What I think is lacking in STTA is a reflection on the drawing into community that Lent and other traditions bring to traditions. There are certainly people who practice Lent in isolation. But I would argue that that lacks a fundamental understanding of liturgy. Tradition [liturgy] is necesarrily tied to community. It is its fundamental means of continuation. Tradition does not come about because individuals engage in a practice. It is passed from one person to another historically. That is how it becomes tradition. It is passed through community. This can be cross-applied to a contemporary community as well. An individual engages in tradition as a member of a community. Without a broader community engaging in the practice, there is no tradition. For Lent that broader community is the Church. (Hopefully, it is also a local church, such as mine, that is practicing aspects of liturgy together and being drawn together through that practice.)

So I guess what I am trying to say, is that community is at the heart of Lent, and tradition. That is what makes it beautiful. That is why it is important to me. In practicing Lent, I am being drawn in to Church tradition and taking part in a specific practice with others world-wide. I am also taking part in this with my local church community in a way so that we can engage in communal reflection and repentance. The individual sacrifice is important, but it's not a draw for me. I am far from an ascetic. But once you bring in the broader community, there is an aspect of 'should.' Not in a "I'm a better Christian because I don't eat meat for the next 40 days," kind of should. But in a "As a member of this community, you should join with us in practicing Lent, whether that means giving up chocolate, TV, or something else." So that's what I think about.

I would have to say that my young friend is right, not only specifically in regard to a missing element in this discussion, but more generally and profoundly, in that God never intended for Christianity to be a solo performance. While my assembly of believers is not one where we encourage one another to observe the Lenten Season, it is an assembly that nurtures me in pursuing a more Godly life. That is an aspect of Christian experience that I need more of, and I need to do more of.
So, thanks to my young, thinking, backward-looking (in a good sense) friend, for giving me something to think about.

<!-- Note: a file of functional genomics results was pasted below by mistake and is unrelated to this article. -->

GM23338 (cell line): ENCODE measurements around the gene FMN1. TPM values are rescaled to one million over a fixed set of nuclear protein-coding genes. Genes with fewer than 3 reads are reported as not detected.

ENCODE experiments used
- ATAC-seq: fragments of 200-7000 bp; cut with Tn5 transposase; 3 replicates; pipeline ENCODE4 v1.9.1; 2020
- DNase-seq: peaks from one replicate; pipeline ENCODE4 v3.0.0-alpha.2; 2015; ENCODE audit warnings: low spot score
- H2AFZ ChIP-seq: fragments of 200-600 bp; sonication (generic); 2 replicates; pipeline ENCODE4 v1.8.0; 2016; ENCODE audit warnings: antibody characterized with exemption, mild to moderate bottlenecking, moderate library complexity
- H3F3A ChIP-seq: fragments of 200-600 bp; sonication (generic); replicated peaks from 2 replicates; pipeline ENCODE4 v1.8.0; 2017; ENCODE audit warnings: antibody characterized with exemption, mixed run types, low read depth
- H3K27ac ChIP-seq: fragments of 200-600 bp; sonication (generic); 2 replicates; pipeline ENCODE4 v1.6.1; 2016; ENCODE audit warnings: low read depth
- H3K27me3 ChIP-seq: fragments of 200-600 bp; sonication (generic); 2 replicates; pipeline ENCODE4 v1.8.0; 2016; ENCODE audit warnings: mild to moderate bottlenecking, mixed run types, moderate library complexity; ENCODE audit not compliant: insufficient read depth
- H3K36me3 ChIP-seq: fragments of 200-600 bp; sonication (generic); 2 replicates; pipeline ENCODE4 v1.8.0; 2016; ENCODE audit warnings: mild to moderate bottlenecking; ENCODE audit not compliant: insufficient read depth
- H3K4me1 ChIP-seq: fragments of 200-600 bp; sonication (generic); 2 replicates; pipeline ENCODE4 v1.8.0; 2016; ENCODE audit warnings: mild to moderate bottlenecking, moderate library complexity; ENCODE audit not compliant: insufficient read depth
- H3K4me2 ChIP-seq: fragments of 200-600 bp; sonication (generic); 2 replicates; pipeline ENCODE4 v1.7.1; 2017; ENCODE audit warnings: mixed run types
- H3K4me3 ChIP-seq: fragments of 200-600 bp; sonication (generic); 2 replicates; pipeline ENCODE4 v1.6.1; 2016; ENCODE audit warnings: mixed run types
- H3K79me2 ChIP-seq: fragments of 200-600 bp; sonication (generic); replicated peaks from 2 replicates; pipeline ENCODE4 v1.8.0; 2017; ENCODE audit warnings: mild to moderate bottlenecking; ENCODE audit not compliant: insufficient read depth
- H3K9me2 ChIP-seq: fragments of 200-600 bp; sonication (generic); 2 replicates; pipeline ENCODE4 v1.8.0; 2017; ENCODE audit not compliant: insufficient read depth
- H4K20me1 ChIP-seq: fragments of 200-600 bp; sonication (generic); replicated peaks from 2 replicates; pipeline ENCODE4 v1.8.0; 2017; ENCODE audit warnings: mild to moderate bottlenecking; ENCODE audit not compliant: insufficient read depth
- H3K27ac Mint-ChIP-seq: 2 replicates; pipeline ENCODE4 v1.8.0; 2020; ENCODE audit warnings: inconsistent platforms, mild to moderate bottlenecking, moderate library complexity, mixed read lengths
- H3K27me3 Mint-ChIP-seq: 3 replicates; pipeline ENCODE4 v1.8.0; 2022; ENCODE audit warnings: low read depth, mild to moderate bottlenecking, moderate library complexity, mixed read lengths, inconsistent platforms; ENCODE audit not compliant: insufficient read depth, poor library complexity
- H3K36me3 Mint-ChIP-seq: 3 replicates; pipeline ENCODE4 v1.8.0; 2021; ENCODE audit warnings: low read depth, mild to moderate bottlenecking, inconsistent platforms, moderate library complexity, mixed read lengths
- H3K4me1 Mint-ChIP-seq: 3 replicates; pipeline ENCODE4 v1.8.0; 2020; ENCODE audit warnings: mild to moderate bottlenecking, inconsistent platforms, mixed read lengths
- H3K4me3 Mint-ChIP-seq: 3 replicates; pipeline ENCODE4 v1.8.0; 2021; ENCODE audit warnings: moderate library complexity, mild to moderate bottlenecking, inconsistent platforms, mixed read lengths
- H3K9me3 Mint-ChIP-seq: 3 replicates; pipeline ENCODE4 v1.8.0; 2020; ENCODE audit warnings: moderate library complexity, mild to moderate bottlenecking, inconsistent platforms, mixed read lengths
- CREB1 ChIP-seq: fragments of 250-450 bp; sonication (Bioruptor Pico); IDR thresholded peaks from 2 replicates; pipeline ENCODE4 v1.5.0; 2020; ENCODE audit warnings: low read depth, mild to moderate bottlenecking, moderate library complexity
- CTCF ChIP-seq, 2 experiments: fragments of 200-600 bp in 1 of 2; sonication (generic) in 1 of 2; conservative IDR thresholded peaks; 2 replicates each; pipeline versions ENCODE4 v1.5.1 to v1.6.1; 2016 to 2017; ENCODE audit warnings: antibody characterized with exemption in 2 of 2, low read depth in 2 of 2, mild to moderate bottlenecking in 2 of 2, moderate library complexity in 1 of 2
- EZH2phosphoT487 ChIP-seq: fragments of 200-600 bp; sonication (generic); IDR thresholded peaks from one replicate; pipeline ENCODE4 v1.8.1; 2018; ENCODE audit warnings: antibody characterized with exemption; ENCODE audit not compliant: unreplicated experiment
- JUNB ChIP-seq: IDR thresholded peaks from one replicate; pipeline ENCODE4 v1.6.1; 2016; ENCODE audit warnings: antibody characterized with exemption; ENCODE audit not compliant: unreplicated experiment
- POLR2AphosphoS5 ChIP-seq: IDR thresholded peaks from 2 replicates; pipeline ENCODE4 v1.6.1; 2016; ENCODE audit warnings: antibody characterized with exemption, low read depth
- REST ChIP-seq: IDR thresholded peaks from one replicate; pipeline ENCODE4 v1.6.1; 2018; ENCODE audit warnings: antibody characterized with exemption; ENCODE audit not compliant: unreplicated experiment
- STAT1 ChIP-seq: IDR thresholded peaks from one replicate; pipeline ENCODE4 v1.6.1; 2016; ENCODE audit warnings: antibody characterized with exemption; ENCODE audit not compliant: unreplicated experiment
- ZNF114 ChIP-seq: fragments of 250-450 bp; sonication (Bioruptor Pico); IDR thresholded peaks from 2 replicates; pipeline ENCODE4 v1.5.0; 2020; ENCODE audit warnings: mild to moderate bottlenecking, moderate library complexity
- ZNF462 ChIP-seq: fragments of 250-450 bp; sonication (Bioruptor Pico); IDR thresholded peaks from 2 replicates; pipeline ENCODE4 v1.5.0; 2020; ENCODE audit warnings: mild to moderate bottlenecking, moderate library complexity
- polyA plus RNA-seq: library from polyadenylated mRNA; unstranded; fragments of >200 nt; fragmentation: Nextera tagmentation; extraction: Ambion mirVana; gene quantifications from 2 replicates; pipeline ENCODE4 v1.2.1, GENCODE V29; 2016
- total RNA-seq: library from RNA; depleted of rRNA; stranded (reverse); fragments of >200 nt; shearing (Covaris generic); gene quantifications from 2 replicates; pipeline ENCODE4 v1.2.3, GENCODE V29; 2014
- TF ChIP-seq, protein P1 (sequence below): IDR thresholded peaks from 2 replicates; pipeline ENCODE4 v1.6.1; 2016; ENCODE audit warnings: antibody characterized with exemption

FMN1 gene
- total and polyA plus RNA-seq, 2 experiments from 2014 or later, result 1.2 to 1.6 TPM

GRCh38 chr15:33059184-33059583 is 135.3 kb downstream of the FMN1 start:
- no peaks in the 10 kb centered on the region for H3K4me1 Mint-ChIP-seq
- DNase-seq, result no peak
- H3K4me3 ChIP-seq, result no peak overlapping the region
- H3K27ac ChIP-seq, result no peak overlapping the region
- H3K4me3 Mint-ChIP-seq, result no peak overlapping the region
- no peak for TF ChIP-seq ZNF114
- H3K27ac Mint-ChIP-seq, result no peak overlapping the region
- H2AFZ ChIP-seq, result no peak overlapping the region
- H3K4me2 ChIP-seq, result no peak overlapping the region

By the way, as I get my heart ready for the somber observance of Christ's death and the joyful celebration of His resurrection, I'm planning to read through--using a Gospel Harmony--the life of Christ.

Friday, February 26, 2010

A Different View from My Keyhole:

As I type, I'm looking out on green, and flowers, and palm trees. I'm a guest of my friends David and Joyce Owen. They are missionaries with Liebenzell Missioun USA, and Dave is the President of Pacific Islands University. We just finished our annual, three-day Board meeting.
Serving on the board of PIU is great privilege. It has given me opportunity, in a very small way, to have an impact on the growth of the church, and indeed the entire future, in this unique part of the world.
I'll share some more later, but let me simply say right now, I'm reminded of the little children's song we sing, "Red, brown, yellow, black, and white . . ." Not only does Jesus love all the people of the world, but in their heart all the people of the world have the same needs.
You folk back home, enjoy the brisk air.

Wednesday, February 17, 2010


For the next several days I'll be sharing some daily thoughts about Lent on STTA. If you don't receive it via email you can find these thoughts on the STTA Blog. It is linked on this site. I guess you could call these posts, "Thoughts on Lent from a Guy Who Doesn't Do It."
I'll be putting some additional information here.
I'd appreciate your thoughts.

Here is an article from the Catholic Encyclopedia, which will likely tell you more than you want to know about the subject of Lent, but hopefully will contain somethings that will interest you:

Here is an article from one of the more thoughtful Evangelicals of our day, John Piper, about some ways you might want to consider that might help you accomplish some of the good purposes of Lent in your heart:

The Reformers made these points against unreformed Rome, but they were well aware that in making them they were fighting over again Paul's battle in Romans and Galatians against works, and in Colossians against unauthentic traditions, and the battle fought in Hebrews against trust in any priesthood or mediation other than that of Christ. And (note again!) they were equally well aware that the gospel of the five "onlies" would always be contrary to natural human thinking, upsetting to natural human pride, and an object of hostility to Satan, so that destructive interpretations of justification by faith in terms of justification by works (as by the Judaizers of Paul's day, and the Pelagians of Augustine's, and the Church of Rome both before and after the Reformation, and the Arminians within the Reformed fold, and Bishop Bull among later Anglicans) were only to be expected. . . .
To the Reformers' doctrine of justification by faith alone Reformed theology has held down the centuries, maintaining it to be both scriptural in substance and life-giving in effect.17 This tenacity has, however, involved constant conflict, as it still does. Two things have long threatened the truth as stated: first, the intruding of works as the ground of justification; second, the displacing of the cross as the ground of justification. Both are familiar weeds in the church's garden; both express in very obvious ways the craving for self-justification which lurks (often in disguise!) in the fallen human heart.

Read the entire article by J. I. Packer,SOLA FIDE: THE REFORMED DOCTRINE